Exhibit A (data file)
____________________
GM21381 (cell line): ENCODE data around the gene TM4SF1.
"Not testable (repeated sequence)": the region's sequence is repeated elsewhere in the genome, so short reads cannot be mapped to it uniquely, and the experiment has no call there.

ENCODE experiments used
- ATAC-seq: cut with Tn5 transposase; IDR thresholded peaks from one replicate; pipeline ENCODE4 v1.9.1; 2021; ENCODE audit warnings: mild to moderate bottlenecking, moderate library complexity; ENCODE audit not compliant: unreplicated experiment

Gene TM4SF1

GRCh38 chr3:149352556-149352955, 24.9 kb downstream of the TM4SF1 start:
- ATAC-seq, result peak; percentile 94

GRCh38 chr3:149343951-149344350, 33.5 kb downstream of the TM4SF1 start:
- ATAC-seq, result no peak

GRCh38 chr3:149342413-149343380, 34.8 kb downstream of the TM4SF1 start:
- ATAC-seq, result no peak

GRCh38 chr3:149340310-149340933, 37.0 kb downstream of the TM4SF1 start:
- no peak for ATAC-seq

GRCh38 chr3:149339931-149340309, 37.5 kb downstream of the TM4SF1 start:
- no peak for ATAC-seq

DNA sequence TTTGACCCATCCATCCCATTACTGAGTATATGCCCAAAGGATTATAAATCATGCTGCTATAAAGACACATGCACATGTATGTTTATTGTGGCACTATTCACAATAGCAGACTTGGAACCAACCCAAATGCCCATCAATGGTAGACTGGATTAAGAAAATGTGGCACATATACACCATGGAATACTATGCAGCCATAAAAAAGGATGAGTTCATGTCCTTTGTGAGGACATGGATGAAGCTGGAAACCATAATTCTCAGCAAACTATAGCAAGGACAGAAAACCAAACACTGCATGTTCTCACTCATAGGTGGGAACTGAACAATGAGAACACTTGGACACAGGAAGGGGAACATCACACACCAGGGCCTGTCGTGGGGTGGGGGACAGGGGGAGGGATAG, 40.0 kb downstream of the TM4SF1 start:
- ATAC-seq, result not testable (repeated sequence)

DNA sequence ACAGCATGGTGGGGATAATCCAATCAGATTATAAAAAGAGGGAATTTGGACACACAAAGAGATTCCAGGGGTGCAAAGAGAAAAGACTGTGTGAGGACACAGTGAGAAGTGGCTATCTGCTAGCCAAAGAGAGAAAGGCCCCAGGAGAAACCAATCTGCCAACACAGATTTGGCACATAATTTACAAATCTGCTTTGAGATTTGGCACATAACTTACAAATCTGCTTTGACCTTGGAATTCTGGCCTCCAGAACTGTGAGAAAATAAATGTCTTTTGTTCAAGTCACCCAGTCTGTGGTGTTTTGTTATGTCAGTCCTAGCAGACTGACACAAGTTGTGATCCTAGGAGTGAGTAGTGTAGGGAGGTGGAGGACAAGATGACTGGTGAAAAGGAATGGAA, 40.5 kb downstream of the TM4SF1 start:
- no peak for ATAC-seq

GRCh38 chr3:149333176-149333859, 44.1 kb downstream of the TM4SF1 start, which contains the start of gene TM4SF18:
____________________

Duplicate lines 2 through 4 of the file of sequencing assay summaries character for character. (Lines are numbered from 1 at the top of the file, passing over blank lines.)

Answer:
"Not testable (repeated sequence)": the region's sequence is repeated elsewhere in the genome, so short reads cannot be mapped to it uniquely, and the experiment has no call there.

ENCODE experiments used
- ATAC-seq: cut with Tn5 transposase; IDR thresholded peaks from one replicate; pipeline ENCODE4 v1.9.1; 2021; ENCODE audit warnings: mild to moderate bottlenecking, moderate library complexity; ENCODE audit not compliant: unreplicated experiment